I found a couple of the ideas he raises in the second chapter to be interesting. First, often when people hear that he runs nearly every day, they applaud him on his strong will and commitment. But that's not how he sees it. Murakami says that he runs because it suits him. No matter how strong your resolution, nobody is going to continue doing something like that for over 20 years without enjoying it. I've been running regularly (except when I'm abroad!) since 2000, and I couldn't agree more.

The second theme has to do with the habit of running. Murakami describes his constitution as such that he puts on weight easily if he's not active. His wife
, on the other hand, is naturally thin and doesn't have to think about what she eats. This doesn't seem fair, that some people have to work to maintain a level of fitness while for others it comes naturally. But in the long run, he's glad that he has had to work to stay in shape. If he didn't, he would not have developed the generally healthy habits and lifestyle that he currently has. How many people do you know who never seemed to have to do any work to stay thin when they're young, only to end up struggling with their weight after reaching middle age?

I'm still only about a third of the way into the book, so expect more on it later!

*Until then he had managed a cafe/jazz bar in Tokyo called Peter Cat. Great name.

Tuesday, November 03, 2009


“Let’s not forget that the little emotions are the great captains of our lives and we obey them without realizing it.” ~Vincent Van Gogh

Monday, November 02, 2009


I recently came across this genuine Bajaj auto rickshaw in the Portrero neighborhood of SF. The sighting put a smile on my face. I can not for the life of me imagine how it came to be there.

Typically black and yellow, occasionally green and yellow, this sturdy little three-wheeled taxi (with a fantastic turning radius) is found in most parts of India.
The driver (and possibly his close friend) of course mans the front, with room for three average size adult passengers (or a dozen school children) to sit comfortably. In Madhurai, I was once one of six (desperate) adult female passengers: one shared the front seat with our driver, three sat across the back, another sat on their laps, and I sat on a bar at the side window with my back side hanging out. We were a motley bunch: three Americans, one Irishwoman, my friend from Japan, and one Indian from another state.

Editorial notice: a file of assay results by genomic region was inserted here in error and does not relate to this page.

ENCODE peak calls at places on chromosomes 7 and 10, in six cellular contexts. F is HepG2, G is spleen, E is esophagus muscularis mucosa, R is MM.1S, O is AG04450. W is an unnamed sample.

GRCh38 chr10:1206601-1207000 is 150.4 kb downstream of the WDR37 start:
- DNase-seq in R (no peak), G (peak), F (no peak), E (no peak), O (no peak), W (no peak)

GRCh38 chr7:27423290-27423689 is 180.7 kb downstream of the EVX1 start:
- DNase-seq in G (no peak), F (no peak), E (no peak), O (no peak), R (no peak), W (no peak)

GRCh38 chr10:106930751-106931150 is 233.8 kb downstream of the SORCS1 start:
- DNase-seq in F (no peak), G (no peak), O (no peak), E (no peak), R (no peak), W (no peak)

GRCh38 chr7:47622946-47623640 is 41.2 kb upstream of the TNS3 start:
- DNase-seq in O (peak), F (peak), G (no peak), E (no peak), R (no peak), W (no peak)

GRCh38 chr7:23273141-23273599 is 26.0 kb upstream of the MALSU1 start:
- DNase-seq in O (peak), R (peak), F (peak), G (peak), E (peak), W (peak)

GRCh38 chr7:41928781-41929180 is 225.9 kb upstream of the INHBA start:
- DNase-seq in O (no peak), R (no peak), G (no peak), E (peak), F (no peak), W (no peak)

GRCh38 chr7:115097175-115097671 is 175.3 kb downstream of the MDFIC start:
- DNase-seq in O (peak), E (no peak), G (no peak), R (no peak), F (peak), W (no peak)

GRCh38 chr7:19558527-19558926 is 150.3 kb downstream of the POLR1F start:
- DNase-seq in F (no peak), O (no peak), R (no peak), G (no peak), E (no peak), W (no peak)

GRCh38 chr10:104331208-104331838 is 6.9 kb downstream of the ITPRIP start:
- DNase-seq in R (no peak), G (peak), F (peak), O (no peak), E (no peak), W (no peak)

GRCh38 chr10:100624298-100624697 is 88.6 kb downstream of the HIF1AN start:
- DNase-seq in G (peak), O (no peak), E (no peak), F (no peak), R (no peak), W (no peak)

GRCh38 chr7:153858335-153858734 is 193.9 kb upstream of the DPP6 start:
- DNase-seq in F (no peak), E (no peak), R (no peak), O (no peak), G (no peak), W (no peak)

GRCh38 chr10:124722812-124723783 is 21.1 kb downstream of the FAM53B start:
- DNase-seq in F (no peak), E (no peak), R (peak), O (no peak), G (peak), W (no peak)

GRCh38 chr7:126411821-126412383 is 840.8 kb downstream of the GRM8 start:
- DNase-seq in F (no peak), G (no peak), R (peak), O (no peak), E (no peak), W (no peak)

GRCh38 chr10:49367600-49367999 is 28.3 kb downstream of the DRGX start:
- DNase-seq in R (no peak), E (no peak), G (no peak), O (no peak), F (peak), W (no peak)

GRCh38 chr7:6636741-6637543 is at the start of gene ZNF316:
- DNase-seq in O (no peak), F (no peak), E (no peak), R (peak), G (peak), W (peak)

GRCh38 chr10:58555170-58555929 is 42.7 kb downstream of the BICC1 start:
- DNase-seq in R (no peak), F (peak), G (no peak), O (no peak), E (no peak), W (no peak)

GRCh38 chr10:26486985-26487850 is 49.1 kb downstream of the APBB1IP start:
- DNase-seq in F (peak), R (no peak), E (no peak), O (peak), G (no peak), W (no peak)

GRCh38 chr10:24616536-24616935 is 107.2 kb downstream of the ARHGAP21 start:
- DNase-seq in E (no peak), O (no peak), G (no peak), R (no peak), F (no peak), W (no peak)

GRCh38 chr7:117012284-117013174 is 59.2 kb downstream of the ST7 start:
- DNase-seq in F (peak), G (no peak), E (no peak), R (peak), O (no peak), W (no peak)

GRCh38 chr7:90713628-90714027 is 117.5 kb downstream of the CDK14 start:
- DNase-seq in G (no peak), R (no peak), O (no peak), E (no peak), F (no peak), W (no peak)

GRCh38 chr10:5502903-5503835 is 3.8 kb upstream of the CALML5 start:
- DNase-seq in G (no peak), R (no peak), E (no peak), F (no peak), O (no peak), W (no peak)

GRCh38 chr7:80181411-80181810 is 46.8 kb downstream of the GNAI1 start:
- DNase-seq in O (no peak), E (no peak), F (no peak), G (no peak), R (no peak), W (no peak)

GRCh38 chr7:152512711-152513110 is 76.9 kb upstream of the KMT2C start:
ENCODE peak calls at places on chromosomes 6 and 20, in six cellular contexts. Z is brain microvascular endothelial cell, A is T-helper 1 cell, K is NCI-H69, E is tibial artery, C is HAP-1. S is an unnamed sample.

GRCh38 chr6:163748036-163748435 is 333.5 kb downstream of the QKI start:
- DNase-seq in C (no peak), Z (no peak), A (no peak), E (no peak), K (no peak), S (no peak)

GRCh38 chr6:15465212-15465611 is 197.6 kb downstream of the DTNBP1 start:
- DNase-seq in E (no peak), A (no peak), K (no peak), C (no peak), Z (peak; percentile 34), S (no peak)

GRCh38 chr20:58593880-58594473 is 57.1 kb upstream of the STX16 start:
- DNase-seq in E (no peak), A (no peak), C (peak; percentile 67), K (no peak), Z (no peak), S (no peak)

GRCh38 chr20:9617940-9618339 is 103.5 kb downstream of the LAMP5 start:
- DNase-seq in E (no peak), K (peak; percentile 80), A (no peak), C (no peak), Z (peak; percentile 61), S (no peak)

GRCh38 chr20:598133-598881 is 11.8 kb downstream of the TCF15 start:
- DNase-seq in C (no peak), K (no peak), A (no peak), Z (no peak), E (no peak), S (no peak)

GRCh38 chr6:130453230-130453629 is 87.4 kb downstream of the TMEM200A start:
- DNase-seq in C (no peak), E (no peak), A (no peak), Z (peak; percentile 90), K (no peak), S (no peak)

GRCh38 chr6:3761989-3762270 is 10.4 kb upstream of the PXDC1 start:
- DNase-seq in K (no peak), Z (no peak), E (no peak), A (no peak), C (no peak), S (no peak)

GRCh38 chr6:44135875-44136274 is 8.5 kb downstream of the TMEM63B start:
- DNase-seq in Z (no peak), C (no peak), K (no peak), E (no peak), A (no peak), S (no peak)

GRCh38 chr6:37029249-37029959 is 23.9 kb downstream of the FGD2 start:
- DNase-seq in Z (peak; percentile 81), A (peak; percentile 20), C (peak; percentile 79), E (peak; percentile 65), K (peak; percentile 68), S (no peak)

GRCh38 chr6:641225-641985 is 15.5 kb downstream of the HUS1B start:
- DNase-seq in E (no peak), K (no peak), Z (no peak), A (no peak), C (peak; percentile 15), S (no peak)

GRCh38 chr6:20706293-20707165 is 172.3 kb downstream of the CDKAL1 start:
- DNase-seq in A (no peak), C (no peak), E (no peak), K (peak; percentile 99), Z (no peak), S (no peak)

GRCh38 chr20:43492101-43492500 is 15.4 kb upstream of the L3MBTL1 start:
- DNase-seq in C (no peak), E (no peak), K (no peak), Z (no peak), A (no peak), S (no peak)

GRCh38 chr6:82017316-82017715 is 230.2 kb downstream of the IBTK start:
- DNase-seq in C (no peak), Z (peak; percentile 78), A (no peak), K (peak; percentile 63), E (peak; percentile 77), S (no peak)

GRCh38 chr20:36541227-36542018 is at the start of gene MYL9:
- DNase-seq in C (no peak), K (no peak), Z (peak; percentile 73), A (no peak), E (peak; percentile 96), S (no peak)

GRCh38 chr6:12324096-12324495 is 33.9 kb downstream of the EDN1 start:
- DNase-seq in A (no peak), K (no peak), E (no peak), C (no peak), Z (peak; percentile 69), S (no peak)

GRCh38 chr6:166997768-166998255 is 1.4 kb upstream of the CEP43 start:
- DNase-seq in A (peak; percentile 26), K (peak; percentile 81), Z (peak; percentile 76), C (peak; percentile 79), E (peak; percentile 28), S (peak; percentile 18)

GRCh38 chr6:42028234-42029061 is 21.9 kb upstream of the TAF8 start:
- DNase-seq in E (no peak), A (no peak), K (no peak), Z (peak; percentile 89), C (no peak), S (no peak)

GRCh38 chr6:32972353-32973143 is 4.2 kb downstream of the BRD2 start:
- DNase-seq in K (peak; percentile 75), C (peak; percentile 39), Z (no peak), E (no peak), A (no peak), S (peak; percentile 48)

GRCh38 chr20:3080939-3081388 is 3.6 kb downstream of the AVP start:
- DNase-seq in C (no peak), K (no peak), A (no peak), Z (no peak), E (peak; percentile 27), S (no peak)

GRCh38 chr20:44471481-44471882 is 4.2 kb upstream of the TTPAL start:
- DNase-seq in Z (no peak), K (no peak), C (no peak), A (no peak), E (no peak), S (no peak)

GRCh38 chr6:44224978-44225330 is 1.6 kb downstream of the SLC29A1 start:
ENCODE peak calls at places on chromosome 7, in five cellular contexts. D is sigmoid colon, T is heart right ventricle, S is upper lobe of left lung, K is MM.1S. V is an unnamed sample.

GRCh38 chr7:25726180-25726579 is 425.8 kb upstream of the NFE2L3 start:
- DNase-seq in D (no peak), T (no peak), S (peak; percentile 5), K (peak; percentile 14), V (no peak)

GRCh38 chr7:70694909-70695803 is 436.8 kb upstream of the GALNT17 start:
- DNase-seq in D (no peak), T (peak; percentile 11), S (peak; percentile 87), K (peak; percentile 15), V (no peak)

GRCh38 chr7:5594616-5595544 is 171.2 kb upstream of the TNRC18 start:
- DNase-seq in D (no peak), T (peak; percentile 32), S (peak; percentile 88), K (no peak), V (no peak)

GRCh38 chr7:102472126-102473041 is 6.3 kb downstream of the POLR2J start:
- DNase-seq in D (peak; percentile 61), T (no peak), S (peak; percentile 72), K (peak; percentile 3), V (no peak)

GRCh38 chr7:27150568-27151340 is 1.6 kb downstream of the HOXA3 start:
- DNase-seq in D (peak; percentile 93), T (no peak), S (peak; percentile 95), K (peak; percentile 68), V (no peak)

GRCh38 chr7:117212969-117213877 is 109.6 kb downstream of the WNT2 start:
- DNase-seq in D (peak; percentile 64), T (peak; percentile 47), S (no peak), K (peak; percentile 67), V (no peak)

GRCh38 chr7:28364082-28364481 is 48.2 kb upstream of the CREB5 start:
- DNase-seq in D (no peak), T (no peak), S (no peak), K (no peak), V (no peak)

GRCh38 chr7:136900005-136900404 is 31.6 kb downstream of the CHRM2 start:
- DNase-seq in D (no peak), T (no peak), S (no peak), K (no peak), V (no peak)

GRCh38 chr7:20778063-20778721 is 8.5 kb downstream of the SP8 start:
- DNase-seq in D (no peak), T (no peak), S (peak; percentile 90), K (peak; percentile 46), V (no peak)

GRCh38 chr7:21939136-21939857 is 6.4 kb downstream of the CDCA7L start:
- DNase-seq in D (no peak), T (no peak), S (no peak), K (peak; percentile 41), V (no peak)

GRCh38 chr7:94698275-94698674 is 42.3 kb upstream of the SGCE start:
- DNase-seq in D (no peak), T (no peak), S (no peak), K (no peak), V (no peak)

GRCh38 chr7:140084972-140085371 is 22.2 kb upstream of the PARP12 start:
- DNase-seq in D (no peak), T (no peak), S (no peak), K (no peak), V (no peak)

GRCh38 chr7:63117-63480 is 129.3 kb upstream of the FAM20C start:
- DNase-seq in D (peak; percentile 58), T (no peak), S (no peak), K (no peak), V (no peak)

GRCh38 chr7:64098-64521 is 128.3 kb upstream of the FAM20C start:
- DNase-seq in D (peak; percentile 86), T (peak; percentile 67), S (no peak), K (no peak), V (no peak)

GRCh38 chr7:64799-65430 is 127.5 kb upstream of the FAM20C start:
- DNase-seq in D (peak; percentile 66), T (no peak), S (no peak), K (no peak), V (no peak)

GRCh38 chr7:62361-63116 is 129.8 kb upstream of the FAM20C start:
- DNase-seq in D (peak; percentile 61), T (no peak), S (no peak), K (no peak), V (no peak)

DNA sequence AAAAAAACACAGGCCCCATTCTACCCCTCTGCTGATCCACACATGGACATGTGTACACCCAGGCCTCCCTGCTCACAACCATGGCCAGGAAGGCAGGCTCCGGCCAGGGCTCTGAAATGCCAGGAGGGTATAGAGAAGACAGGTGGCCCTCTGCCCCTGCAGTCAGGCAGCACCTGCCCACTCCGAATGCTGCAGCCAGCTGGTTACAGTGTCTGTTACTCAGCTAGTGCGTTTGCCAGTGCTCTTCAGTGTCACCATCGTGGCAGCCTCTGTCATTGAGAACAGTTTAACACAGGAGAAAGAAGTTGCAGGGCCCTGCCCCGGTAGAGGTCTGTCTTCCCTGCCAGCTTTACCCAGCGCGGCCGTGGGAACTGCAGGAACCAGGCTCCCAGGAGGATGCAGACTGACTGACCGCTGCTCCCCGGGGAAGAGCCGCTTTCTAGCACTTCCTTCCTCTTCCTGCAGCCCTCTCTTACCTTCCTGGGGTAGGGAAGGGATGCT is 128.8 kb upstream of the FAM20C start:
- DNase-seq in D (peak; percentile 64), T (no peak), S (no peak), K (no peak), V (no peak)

See also
tuk-tuk, the Thai version.

Sunday, November 01, 2009

The Bad Beginning

Today is the first day of NaBloPoMo (wherein I vow to post every day for a month), it's 5:30PM local time, and I only just now remembered that I ought to post something. Which calls to mind the title of Lemony Snicket's first book, which also happens to be the title of this post.

I got to see Lemony in person once. I was living in Menlo Park, CA, home to the great Keppler's book store. Keppler's hosts a lot of author readings, and when I discovered that Snicket (AKA Daniel Handler, author of the slightly more grown-up targeted books The Basic Eight and Watch Your Mouth) I was very pleased. Maybe even excited. Snicket at the time was about four or five books into the wildly successful A Series of Unfortunate Events. I loved the books for their bleak pessimism, ernest absurdity, anachronism-filled settings and delightful use of vocabulary.

Knowing Handler/Snicket's popularity, I showed up quite early for the reading. An employee later told me that it was the biggest turnout they'd ever had for an author. As the store filled with parents and children, I noticed that I appeared to be the only adult without a child escort. Did that make me creepy? I wondered.

The target age for the books, I suppose, is about 9-12, but there were many much younger children in attendance. I sat in a folding chair at the end of the fourth or fifth row, next to a man with a boy of about five. When Handler showed up, wearing an absurd trench coat and speaking the audio equivalent of his over-dramatic, over-blown prose, he announced that he was sorry, but Mr. Snicket was unable to attend the reading because he'd run into trouble at a picnic. From the start it was clear that this was not going to be your typical adult-author event. Handler did a great job of getting the children to participate, encouraging them tell him the sort of trouble one might have at a picnic, and so on. I'm not sure if it was the content or simply the tone of Handler's voice, but the child next to me was in tears within the first 10 minutes.

I don't want to leave you in tears,
dear reader, but do check out the Gothic Archies' The World is a Very Scary Place. Too late for Halloween, but I think Lemony Snicket would approve.